An Uber driver answers all the questions you were too embarrassed to ask

Don’t be afraid to ask.
Don’t be afraid to ask.
Image: Reuters/Stephen Lam
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Ever wanted to chat with your Uber driver, but hesitated because, well, talking to you isn’t his job? Or felt the car was too warm, but been unsure how to ask the driver to lower the heat? For all that ride-hailing has become a new norm, the rules of riding aren’t those of a traditional taxi ride, where standards can be set by city ordinances. Your driver is less likely to be a full-time cabbie who you’ll never see again than someone from the neighborhood, driving his or her own car to make some extra money.

Quartz chatted with Christian Perea, a ride-share driver and head of operations at driver blog The Rideshare Guy, about the most common etiquette questions riders have when they book an Uber or Lyft. Perea shared how drivers think about everything from cranking up the A/C to picking up sweaty passengers who’ve just come from the gym. The interview has been edited and condensed for clarity.

Quartz: Can I ask my driver to adjust the A/C or heat, or roll up the window? Should I ask permission before rolling down my own window?

Perea: Yes, please ask that. The reason you want to ask is because a lot of times we’re trying to guess what you want, and it’s a little awkward. You just got in our car, I don’t know you, you don’t know me. I’ve even had passengers rate me poorly and leave comments on “heat too high” or “AC was blasting.” Please tell us.

Rolling down the window, that’s fine. For windows, I usually just say, “I’m going to roll down the window,” and then I do it. Especially nowadays, there’s a lot of smells in the cars—usually a combination of cheap air fresheners and whatever’s leftover from the weekend.

Can I ask my driver to turn off or change the music or radio station?

Pretty much every driver is going to be ok with you asking to turn down the radio, turn off the radio, or change the station.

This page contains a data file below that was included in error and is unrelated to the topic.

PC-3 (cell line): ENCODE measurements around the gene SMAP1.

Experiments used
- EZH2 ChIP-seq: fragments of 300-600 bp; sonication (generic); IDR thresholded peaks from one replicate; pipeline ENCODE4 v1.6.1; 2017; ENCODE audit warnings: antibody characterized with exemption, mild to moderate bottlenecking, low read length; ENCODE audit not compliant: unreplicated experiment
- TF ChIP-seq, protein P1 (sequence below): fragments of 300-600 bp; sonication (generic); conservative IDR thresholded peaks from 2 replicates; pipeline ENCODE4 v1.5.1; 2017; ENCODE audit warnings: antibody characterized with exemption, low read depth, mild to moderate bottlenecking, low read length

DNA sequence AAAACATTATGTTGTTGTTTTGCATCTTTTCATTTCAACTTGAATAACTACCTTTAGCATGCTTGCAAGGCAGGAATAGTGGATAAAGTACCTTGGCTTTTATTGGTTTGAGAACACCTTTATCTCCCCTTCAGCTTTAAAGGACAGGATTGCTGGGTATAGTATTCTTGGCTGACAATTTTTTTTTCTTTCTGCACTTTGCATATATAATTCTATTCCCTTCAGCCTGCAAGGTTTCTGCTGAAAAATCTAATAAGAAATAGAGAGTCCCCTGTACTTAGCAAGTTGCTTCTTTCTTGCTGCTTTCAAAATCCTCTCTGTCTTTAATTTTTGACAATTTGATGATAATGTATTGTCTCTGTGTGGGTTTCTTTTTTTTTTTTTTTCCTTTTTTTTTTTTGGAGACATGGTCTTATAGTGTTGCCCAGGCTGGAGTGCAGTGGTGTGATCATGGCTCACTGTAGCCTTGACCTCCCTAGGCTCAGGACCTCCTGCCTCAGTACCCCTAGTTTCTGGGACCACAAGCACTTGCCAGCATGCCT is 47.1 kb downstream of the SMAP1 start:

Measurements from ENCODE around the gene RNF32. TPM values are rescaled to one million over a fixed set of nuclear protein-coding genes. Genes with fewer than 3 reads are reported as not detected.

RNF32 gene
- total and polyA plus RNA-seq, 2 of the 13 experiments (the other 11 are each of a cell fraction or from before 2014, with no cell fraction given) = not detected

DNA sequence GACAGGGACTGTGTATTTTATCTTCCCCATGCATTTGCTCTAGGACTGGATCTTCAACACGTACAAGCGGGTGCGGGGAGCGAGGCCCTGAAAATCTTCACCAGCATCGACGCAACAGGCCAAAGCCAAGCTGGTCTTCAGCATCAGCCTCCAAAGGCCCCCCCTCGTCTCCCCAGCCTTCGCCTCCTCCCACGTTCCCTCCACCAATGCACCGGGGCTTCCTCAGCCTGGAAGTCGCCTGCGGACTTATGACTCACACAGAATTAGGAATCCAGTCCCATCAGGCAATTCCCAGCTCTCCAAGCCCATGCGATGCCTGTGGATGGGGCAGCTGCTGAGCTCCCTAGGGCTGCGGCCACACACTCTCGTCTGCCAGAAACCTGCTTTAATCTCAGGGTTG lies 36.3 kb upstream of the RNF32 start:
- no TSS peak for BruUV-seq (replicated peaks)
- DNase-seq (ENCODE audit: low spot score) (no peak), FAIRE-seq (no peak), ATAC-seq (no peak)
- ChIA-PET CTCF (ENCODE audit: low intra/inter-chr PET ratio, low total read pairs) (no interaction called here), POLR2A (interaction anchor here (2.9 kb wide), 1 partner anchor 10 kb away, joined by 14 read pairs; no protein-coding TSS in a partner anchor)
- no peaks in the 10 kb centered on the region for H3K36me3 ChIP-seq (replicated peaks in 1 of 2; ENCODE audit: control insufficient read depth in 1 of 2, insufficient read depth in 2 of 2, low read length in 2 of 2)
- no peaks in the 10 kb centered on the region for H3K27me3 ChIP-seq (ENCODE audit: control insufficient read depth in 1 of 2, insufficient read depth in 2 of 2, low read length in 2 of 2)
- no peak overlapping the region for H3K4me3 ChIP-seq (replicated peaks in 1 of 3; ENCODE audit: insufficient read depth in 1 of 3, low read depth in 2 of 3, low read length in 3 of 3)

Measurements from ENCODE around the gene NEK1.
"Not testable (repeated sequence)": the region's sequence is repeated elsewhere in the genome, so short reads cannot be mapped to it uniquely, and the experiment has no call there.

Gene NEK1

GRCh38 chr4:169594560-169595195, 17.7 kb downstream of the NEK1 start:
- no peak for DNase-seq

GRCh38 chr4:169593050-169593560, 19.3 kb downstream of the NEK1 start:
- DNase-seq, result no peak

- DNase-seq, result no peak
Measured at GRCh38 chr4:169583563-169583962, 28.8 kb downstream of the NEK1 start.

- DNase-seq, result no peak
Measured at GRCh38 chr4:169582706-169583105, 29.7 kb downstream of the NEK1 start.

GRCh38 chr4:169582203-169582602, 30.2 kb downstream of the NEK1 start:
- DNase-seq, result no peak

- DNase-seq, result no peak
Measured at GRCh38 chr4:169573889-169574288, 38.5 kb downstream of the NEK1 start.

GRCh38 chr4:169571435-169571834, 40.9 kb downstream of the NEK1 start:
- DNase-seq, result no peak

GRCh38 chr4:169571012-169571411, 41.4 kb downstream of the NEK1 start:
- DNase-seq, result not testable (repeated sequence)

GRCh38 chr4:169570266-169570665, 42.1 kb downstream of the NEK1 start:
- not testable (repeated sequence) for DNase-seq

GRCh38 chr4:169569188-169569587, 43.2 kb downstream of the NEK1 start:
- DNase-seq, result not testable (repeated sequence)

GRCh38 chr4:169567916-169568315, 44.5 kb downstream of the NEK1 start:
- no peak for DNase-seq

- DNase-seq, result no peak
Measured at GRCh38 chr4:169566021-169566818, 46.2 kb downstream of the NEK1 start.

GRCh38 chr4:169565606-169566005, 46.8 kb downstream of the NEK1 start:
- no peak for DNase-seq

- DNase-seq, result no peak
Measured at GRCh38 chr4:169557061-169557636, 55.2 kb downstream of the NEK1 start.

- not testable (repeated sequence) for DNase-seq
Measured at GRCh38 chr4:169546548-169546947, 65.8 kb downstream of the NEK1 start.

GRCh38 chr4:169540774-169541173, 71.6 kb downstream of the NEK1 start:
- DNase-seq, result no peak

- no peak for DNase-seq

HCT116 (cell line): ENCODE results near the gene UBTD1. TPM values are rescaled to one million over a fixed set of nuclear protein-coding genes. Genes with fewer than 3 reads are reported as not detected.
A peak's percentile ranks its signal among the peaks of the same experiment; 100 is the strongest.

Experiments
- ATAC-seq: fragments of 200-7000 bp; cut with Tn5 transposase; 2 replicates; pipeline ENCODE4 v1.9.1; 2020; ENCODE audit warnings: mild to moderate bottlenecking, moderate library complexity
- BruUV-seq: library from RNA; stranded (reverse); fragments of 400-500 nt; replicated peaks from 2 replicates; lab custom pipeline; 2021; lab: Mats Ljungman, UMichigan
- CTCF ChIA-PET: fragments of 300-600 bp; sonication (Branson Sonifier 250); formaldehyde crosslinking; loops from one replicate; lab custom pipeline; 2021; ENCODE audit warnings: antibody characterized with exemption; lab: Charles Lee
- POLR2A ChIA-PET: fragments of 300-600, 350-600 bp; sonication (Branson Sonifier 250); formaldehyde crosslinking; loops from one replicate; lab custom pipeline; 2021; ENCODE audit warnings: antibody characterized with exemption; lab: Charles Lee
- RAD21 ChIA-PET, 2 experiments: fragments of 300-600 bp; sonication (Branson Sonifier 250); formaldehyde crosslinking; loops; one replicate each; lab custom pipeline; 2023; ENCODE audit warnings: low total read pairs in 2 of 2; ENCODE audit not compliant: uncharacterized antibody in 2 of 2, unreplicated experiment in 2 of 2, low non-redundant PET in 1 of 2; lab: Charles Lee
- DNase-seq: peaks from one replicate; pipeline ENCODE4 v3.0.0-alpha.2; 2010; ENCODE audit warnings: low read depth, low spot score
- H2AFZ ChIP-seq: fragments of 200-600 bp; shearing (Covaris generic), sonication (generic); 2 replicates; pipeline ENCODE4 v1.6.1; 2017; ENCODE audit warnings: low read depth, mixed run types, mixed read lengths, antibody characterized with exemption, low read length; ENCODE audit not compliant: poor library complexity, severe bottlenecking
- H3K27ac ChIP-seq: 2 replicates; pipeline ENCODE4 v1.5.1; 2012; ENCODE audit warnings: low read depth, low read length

What about when people try to listen to their own music using an auxiliary cord?

When it comes to auxiliary (AUX) cords, it’s a joke among us that everything’s going to suck. Usually the passengers who want to use an AUX cord are rolling with a large group of friends, and everyone’s already drunk. There’s always this awkward part of the ride where we are trying to make sure “it’s working” because the passenger can’t get the song to buffer on their crappy cell connection. They crank up the volume on my stereo instead and then BOOM! There go my speakers.

What should I do if the car is dirty or smells bad?

Tell them politely that their car smells bad/is dirty. I think a lot of us spend so much time in our car that we have trouble gauging “if that smells bad” or if we are going crazy from driving. I usually blame it on the last passenger, and that way passengers don’t feel like I’m insulting them or anything.

Do drivers care if I ride shotgun vs. in the back, and is it different for a shared ride (UberPool, Lyft Line) vs. a private one?

If you want to be social, ride shotgun. If you want to chill out and stare at your phone some more, then ride in the back. If you ride Pool/Line, then I suggest always taking the front seat if it’s open. This prevents the awkward “let’s touch each others butts to find some seatbelts” situation if the Pool/Line is full. Further, there’s more space and the positioning makes it more difficult for the other weird passengers to talk to you.

Can I tell my driver that I don’t want to chat?

Please tell us. We would rather know than try to guess. I’ve been given bad ratings for talking too much and for not talking enough on the same day. A lot of times drivers are talking because they think you want to. We’re always going to do what you want to do in that situation.

I usually get around it by saying, “Hey, I’m just going to check my email back here.” The key thing to this communication is always to say it in a way so it’s not that you don’t want to talk to them as a driver, you just don’t want to talk in general.

If a driver tells me what sounds like a crazy conspiracy theory, is it better to disengage or to try to debunk with hard facts that I’m Googling from the back seat?

My personal opinion is that people who believe in conspiracy theories have probably already made a conscious decision not to believe in facts. If they’re turning around to look at you then I would definitely disengage.

How do I politely indicate to my driver if my friend (other rider) and I are having a private conversation?